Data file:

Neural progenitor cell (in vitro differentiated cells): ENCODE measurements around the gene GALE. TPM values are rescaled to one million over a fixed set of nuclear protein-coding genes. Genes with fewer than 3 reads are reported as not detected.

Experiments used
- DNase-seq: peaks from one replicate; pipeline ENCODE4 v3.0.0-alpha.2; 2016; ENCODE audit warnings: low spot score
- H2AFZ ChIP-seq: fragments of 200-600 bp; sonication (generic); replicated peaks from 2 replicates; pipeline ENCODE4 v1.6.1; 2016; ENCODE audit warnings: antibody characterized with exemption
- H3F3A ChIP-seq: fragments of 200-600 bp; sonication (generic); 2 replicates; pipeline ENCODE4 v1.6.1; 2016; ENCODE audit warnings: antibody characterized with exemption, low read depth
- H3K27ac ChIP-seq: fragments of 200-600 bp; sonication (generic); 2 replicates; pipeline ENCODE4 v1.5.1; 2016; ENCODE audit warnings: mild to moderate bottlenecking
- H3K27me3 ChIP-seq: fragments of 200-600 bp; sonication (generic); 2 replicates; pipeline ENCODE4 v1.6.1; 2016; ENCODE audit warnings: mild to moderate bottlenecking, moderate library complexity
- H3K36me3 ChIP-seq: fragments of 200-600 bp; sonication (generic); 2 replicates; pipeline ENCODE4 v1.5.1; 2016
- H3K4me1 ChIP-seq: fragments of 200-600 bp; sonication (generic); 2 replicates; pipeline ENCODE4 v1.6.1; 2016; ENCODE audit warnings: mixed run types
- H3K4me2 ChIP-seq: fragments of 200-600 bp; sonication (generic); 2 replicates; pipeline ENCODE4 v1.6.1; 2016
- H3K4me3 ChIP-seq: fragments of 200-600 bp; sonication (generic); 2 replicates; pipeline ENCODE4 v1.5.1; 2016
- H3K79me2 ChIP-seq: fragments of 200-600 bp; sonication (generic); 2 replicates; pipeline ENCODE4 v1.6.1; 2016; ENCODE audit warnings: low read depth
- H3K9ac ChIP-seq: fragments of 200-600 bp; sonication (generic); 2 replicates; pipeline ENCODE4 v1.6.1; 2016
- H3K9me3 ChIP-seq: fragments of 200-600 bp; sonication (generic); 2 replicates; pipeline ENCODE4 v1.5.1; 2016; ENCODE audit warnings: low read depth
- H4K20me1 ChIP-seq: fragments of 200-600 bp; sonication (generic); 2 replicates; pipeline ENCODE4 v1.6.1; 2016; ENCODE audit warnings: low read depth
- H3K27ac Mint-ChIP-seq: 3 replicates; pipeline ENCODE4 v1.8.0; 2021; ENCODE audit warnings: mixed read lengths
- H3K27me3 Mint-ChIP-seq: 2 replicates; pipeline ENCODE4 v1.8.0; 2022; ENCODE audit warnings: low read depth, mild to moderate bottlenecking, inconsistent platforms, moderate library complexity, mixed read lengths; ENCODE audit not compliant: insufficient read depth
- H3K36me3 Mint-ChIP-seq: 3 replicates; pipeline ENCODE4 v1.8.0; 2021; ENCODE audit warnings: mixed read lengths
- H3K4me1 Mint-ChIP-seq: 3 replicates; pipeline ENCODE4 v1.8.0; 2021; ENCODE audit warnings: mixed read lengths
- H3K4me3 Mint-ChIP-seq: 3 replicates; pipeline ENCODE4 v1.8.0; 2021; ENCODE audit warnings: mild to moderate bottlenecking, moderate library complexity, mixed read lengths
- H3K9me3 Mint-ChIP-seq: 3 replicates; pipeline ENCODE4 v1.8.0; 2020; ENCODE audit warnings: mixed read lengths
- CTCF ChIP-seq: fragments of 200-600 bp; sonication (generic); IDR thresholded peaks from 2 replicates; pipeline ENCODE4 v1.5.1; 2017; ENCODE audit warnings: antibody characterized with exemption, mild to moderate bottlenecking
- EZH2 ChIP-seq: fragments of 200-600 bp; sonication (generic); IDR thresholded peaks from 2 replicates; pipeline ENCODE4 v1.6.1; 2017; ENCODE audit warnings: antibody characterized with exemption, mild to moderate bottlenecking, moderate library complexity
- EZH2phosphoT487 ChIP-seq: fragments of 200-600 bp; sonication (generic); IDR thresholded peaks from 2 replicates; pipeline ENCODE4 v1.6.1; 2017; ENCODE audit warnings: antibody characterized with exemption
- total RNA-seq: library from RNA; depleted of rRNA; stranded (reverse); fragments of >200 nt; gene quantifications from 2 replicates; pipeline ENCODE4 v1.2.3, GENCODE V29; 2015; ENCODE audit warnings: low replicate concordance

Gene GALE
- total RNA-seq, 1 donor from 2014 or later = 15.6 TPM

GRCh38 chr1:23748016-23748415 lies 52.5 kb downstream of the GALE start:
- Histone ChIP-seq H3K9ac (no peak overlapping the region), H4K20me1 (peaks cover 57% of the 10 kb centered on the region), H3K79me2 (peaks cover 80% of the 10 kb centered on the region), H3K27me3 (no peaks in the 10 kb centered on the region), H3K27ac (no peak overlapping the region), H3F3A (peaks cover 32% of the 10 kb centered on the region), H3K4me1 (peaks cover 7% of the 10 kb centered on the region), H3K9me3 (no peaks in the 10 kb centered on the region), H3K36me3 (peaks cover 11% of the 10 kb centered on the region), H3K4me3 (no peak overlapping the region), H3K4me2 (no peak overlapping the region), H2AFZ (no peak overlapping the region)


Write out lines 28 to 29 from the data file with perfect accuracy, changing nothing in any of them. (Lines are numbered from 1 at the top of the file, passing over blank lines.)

GRCh38 chr1:23748016-23748415 lies 52.5 kb downstream of the GALE start:
- Histone ChIP-seq H3K9ac (no peak overlapping the region), H4K20me1 (peaks cover 57% of the 10 kb centered on the region), H3K79me2 (peaks cover 80% of the 10 kb centered on the region), H3K27me3 (no peaks in the 10 kb centered on the region), H3K27ac (no peak overlapping the region), H3F3A (peaks cover 32% of the 10 kb centered on the region), H3K4me1 (peaks cover 7% of the 10 kb centered on the region), H3K9me3 (no peaks in the 10 kb centered on the region), H3K36me3 (peaks cover 11% of the 10 kb centered on the region), H3K4me3 (no peak overlapping the region), H3K4me2 (no peak overlapping the region), H2AFZ (no peak overlapping the region)